I find My Name is Earl the right mix of laugh-out-loud funny and poignant. The antics of the characters crack me up, and there’s often a touching message that gives me goosebumps.
The premise for those unfamiliar: Earl is a layabout, drunk, and petty thief who, after finding a $1 million lottery ticket, is hit by a car and loses his ticket. While in the hospital, he learns about the concept of karma from Carson Daly, and he concludes that he lost his lottery ticket because of all the bad things he’d done. By logic, he also reasons that if he does good things, good things will happen to him. So he makes a list of the people he wronged and sets out to make amends to them. Along the way, of course, he stops caring about the good guys that could happen to him and ultimately becomes a better person.
One such episode stuck out to me. At one point, Earl and his brother Randy stole an air conditioner from Woody, a pothead who didn’t even notice he was being robbed (he offered to make sandwiches for the thieving brothers). As part of his amends, Earl attempts to return the air conditioner to Woody, only to find he’s living in a hippie commune and no longer needs “such items of convenience.” As part of his amends, Earl stays in the commune for a week and learns about how they’re helping the environment.
After wondering how these hippies live without electricity, subsist entirely on vegetables, and live in cottages made of dung (yep), Earl comes to appreciate their sense of social responsibility and attempts to convince the word to be more ecologically sound.
This episode got to me because I had a similar journey as Earl did when it came to spreading the gospel of happy singlehood. After a breakup, I discovered the work of Bella DePaulo, recognized myself as a Single at Heart and became turned onto this developing field of Singles Studies and pro-singlehood advocate. I told everybody I could about it. In addition to publishing it, though, I was calling people out on singlism in daily life and even getting into altercations on social media. I’d get triggered every time someone said “my wife” or referred to their partnership. I’d tell everyone that the “single way is the best way,” trying to stuff the idea down their throat.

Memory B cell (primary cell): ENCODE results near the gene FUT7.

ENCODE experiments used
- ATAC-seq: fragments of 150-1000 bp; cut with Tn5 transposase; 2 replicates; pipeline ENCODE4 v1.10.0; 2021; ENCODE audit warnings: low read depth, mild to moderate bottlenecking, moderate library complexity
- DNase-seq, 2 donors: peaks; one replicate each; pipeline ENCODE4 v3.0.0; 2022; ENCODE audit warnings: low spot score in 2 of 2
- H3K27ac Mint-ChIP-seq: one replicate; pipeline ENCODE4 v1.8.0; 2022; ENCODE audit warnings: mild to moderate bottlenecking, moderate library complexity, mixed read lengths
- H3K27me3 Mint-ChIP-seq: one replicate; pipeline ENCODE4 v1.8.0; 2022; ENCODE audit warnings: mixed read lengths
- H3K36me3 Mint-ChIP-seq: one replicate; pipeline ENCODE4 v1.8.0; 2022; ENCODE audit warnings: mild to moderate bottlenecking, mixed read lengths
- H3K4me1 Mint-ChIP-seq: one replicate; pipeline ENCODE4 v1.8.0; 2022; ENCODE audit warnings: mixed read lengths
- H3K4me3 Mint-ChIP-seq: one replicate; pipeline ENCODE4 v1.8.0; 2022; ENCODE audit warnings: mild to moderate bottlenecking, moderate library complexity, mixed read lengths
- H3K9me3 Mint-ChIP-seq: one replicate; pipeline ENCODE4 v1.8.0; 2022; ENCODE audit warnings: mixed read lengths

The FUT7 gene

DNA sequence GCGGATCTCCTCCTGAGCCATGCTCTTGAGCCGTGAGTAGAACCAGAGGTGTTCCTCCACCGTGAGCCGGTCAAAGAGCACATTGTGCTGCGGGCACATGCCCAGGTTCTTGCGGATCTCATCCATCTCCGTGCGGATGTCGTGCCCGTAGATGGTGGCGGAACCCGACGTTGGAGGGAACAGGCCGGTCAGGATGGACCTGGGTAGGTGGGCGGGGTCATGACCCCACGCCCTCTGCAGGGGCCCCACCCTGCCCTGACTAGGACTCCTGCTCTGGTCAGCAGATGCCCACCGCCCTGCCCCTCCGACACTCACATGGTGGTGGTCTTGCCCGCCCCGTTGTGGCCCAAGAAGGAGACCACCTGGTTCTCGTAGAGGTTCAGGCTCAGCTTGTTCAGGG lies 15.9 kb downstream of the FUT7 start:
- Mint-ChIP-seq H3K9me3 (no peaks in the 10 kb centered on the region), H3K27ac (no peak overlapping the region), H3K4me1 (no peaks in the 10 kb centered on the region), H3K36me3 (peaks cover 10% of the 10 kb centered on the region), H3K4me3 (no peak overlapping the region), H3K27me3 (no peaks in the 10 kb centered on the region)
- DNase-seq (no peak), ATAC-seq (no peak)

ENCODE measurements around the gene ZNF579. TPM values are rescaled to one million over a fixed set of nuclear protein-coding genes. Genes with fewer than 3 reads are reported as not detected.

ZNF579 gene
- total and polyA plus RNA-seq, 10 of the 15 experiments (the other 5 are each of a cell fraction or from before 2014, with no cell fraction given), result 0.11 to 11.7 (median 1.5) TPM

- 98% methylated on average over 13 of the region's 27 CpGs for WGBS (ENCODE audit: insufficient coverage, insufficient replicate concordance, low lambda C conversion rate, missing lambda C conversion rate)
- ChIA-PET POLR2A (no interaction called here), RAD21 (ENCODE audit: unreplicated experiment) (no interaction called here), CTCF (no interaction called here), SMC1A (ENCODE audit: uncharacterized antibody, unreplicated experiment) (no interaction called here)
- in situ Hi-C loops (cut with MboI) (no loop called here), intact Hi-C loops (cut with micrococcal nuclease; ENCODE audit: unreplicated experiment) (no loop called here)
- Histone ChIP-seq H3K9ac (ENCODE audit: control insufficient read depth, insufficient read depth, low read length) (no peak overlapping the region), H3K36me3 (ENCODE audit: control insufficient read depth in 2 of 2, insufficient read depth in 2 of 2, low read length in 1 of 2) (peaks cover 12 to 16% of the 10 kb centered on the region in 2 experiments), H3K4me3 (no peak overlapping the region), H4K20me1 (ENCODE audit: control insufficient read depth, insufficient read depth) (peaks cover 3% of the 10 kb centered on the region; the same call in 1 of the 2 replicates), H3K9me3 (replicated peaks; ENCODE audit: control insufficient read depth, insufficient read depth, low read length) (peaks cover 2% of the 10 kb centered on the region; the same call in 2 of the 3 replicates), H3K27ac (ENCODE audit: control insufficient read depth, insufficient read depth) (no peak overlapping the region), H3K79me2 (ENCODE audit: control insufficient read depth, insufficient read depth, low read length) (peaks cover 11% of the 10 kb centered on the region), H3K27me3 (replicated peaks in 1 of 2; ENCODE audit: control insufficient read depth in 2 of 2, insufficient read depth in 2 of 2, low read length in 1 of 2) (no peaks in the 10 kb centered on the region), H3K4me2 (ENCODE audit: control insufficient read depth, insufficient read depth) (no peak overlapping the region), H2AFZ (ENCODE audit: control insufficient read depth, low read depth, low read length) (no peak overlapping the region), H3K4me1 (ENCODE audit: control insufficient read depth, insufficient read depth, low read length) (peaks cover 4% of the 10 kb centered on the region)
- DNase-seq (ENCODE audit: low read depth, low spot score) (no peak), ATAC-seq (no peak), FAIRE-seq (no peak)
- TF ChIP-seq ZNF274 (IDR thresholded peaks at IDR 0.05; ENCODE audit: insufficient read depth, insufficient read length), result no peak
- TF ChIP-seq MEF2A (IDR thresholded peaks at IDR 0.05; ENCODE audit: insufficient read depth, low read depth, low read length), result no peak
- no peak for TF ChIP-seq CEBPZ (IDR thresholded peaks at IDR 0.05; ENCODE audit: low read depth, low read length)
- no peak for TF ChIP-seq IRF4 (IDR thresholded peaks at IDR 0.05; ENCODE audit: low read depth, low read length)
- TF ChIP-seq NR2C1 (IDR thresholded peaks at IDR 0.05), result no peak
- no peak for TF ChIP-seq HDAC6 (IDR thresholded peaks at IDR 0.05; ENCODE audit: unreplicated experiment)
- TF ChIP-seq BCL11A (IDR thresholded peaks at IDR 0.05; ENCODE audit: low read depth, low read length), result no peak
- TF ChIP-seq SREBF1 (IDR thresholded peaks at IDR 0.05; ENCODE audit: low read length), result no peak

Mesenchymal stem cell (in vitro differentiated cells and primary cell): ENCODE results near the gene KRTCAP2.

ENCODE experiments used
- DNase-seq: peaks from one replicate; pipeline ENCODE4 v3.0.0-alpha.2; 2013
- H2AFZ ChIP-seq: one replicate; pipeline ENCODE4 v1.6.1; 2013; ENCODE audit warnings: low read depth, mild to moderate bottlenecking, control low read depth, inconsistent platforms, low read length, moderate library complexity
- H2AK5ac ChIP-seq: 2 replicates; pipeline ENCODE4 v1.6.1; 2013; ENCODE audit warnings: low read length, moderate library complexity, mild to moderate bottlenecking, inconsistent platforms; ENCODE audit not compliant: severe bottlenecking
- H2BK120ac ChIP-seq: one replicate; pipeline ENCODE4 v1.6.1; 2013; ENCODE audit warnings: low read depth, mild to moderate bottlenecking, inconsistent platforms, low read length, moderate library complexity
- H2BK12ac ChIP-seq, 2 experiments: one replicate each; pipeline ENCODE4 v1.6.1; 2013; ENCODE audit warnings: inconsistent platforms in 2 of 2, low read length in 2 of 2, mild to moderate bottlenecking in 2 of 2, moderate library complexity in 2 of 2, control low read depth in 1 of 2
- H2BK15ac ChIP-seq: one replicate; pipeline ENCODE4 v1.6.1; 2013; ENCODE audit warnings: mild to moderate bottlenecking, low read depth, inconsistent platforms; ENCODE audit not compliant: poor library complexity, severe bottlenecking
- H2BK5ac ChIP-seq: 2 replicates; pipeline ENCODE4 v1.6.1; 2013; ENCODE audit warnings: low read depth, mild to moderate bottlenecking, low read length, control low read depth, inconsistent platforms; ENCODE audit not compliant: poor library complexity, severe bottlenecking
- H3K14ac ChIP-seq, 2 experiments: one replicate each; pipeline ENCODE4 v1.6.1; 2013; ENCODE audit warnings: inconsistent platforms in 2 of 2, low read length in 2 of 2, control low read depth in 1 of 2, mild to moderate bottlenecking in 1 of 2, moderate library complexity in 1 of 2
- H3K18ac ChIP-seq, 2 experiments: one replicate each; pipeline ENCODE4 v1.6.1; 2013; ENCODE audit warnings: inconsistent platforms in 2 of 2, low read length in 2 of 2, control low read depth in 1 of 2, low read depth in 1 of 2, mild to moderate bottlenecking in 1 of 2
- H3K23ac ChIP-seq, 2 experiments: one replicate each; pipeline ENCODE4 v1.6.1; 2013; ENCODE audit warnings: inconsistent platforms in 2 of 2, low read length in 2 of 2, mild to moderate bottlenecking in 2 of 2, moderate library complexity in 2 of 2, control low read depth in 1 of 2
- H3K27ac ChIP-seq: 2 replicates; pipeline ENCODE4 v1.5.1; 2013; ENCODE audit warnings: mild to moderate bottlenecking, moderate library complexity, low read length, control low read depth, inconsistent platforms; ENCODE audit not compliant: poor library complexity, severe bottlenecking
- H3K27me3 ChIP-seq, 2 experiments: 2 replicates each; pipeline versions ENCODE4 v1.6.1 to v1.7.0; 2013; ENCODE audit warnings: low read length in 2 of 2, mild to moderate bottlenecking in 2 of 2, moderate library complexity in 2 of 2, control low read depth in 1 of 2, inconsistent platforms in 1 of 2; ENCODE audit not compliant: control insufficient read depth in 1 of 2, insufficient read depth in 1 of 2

Similarly, Earl has this epiphany, and he acts in a similar manner. He tries to stop loggers from cutting down trees and he switches from driving to biking, hoping to influence others. When it doesn’t, his next step is to remove the air from the tires of cars, as well as turning people’s electricity off. That’ll show ‘em! And when he finds out about pollution in China, he freaks out. He goes back to the commune, hoping to live among his new likeminded friends, but Woody tells him, “Your list is your destiny. Just take five minutes out of your day to do little things to help the environment. If everybody did that, pollution wouldn’t be such a problem.”
So I try to apply Woody’s idea to my work in Singles Studies. I don’t peck at pro-marriage memes on Facebook anymore. I do challenge those views on Twitter, but I do so under my real name, and it’s always in a professional tone. And I continue to write and live. This past year, making other “single at heart” friends has been instrumental in getting my social needs met. December 10, the night Bella, Joan, and Kris gave that talk at Busboys and Poets, right before we single at hearts took over the back room at Shaw’s Tavern, was one of the best nights of my life. Yes, I’ve been flashing Bella’s new book, Single at Heart, on the subway. You could argue it’s a bit histrionic, but hey, maybe it’ll reach someone who might not know about this idea, but could benefit from learning about it.
My name is Craig. I'm an educator, writer, and unapologetic singleton. When not reading, writing, or teaching, I enjoy hiking, running, watching movies, going to concerts, spending time with friends, and playing with my cat/son, Chester.